Another 50 words (4 lines of text) are included under the topic Early Heardern Notables in all our PDF Extended History products and printed products wherever possible.

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The Great Migration


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The Great Migration



For political, religious, and economic reasons, thousands of English families boarded ships for Ireland, Canada, the America colonies, and many of smaller tropical colonies in the hope of finding better lives abroad. Although the passage on the cramped, dank ships caused many to arrive in the New World diseased and starving, those families that survived the trip often went on to make valuable contributions to those new societies to which they arrived. Early immigrants bearing the Heardern surname or a spelling variation of the name include: Robert Arden, who settled in Virginia in 1638; James Ardin, who landed in North America in 1690; Robert Ardern, who came to Philadelphia, Pennsylvania in 1758.

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Heardern Family Crest Products


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Heardern Family Crest Products




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See Also


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See Also




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Citations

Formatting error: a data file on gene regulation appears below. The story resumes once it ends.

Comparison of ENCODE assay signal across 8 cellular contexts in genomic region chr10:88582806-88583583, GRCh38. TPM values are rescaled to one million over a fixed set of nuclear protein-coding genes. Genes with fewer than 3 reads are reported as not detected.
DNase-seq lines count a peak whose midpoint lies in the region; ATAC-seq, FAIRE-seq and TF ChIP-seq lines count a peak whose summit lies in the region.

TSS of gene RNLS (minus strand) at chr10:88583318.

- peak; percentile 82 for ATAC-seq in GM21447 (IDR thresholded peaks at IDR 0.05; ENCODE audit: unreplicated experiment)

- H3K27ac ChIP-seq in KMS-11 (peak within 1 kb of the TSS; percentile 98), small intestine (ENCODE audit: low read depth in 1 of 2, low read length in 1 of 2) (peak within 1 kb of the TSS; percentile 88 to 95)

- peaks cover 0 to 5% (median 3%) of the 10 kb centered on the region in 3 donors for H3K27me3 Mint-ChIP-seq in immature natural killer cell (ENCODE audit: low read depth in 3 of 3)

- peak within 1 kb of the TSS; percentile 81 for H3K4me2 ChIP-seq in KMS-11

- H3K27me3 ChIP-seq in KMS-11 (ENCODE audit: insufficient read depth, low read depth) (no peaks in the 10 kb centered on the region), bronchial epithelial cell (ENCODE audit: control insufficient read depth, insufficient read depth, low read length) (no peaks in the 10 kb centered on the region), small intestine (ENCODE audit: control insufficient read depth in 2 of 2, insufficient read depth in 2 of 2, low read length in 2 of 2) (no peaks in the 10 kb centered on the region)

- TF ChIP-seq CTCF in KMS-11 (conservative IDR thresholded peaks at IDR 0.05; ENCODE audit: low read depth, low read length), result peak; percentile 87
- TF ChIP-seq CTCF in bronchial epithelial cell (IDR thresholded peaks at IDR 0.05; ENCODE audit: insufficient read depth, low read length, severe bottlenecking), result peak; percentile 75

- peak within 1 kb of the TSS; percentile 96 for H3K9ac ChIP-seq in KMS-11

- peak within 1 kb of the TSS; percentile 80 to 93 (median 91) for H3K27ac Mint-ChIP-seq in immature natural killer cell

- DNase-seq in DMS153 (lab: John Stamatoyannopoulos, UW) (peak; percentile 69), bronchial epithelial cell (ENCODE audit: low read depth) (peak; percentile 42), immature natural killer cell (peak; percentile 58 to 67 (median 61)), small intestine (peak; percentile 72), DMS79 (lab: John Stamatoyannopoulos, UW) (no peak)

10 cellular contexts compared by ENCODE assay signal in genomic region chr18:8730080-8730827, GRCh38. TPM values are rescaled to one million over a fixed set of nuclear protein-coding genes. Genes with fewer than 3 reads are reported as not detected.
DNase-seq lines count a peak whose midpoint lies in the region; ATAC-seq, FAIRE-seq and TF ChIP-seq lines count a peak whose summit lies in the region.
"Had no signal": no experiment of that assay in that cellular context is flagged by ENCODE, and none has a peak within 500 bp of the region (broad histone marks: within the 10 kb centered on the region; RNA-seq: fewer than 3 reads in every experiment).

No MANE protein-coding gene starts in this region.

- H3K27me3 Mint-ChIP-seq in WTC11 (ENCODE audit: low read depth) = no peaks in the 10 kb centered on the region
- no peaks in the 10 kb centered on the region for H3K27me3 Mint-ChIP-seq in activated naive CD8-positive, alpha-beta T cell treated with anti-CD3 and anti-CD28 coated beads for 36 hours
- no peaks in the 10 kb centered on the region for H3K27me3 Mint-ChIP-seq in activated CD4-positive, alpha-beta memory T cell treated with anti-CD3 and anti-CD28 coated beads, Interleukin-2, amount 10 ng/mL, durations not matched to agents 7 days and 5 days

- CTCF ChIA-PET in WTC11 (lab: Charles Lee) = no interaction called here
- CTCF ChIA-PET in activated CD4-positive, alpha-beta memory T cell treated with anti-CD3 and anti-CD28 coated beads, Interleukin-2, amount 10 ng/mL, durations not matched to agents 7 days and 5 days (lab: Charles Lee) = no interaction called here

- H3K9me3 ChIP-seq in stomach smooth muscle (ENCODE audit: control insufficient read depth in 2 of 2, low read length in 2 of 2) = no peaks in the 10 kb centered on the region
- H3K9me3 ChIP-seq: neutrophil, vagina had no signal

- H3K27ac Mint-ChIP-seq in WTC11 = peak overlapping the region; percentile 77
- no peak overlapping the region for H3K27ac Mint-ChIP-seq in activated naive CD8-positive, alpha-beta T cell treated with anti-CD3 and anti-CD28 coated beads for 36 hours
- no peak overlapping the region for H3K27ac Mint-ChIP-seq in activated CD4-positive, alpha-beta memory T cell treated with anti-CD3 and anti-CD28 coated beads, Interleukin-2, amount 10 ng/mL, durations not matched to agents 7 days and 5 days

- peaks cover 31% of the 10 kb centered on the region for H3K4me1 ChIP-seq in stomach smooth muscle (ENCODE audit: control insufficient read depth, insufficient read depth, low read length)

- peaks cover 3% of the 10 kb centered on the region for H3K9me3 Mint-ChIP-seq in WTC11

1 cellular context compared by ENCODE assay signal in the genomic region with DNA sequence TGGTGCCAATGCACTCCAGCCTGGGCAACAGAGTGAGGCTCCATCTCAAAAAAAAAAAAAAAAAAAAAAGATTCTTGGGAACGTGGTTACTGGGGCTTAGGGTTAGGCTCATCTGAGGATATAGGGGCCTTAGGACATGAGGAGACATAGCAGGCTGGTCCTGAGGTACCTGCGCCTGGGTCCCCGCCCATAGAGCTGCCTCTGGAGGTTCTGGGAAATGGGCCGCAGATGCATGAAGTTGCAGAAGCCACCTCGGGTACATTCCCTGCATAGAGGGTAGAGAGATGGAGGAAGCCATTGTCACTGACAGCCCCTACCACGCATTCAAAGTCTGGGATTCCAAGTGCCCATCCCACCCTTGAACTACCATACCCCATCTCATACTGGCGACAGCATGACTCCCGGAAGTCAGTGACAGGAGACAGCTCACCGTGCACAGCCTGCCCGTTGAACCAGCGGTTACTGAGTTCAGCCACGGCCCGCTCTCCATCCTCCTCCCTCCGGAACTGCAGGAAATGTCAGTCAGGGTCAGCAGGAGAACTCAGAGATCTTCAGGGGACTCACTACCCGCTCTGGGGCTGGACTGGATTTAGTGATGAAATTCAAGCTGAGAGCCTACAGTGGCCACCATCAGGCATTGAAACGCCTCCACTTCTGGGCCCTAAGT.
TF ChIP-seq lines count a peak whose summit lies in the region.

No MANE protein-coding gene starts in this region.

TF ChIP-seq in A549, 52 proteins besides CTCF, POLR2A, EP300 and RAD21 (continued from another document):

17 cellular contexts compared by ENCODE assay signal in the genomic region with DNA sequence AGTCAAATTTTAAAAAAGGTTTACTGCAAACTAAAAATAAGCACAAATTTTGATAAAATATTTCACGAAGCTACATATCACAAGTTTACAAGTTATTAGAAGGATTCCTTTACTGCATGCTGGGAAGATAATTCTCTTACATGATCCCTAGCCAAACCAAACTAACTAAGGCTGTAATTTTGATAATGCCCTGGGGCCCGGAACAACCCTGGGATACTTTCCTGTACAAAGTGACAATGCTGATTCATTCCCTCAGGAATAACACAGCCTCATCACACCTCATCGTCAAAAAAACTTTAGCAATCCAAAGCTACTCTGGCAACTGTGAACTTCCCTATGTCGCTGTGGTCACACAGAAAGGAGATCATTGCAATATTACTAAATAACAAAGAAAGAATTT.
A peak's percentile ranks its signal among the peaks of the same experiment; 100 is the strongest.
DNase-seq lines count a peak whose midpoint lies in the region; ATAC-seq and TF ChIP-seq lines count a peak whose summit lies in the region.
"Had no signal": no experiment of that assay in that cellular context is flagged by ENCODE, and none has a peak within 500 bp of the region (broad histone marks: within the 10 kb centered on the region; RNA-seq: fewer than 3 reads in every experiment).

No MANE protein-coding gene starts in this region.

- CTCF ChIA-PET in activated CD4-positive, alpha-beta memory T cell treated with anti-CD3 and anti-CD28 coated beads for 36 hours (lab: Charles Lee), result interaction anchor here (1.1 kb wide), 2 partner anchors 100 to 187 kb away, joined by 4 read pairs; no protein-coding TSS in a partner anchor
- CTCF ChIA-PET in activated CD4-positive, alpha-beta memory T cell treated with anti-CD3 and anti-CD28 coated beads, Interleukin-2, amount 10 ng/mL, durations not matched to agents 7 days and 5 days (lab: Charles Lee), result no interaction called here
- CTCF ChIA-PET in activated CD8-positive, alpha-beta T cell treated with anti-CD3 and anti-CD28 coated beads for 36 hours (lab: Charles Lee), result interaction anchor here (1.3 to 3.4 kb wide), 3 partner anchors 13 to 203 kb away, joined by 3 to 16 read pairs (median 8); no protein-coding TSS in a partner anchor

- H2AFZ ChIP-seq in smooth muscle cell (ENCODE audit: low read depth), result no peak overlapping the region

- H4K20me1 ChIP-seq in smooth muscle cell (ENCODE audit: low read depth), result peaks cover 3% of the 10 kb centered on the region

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Citations



  1. ^ Shirley, Evelyn Philip, The Noble and Gentle Men of England; The Arms and Descents. Westminster: John Bower Nichols and Sons, 1866, Print.
  2. ^ Lewis, Samuel, A Topographical Dictionary of England. Institute of Historical Research, 1848, Print.

Other References

  1. Bullock, L.G. Historical Map of England and Wales. Edinburgh: Bartholomew and Son, 1971. Print.
  2. Best, Hugh. Debrett's Texas Peerage. New York: Coward-McCann, 1983. Print. (ISBN 069811244X).
  3. Bolton, Charles Knowles. Bolton's American Armory. Baltimore: Heraldic Book Company, 1964. Print.
  4. Bradford, William. History of Plymouth Plantation 1620-1647 Edited by Samuel Eliot Morrison 2 Volumes. New York: Russell and Russell, 1968. Print.
  5. Burke, Sir Bernard. Genealogical and Heraldic History of the Peerage and Baronetage, The Privy Council, Knightage and Compainonage. London: Burke Publishing, 1921. Print.
  6. Hanks, Patricia and Flavia Hodges. A Dictionary of Surnames. Oxford: Oxford University Press, 1988. Print. (ISBN 0-19-211592-8).
  7. Passenger Lists of Vessels Arriving at Galveston Texas 1896-1951. National Archives Washington DC. Print.
  8. Innes, Thomas and Learney. The Tartans of the Clans and Families of Scotland 1st Edition. Edinburgh: W & A. K. Johnston Limited, 1938. Print.
  9. Williams, Dr Ann. And G.H. Martin, Eds. Domesday Book A Complete Translation. London: Penguin, 1992. Print. (ISBN 0-141-00523-8).
  10. Sanders, Joanne McRee Edition. English Settlers in Barbados 1637-1800. Baltimore: Genealogical Publishing. Print.
  11. ...

The Heardern Family Crest was acquired from the Houseofnames.com archives. The Heardern Family Crest was drawn according to heraldic standards based on published blazons. We generally include the oldest published family crest once associated with each surname.

This page was last modified on 7 July 2016 at 08:48.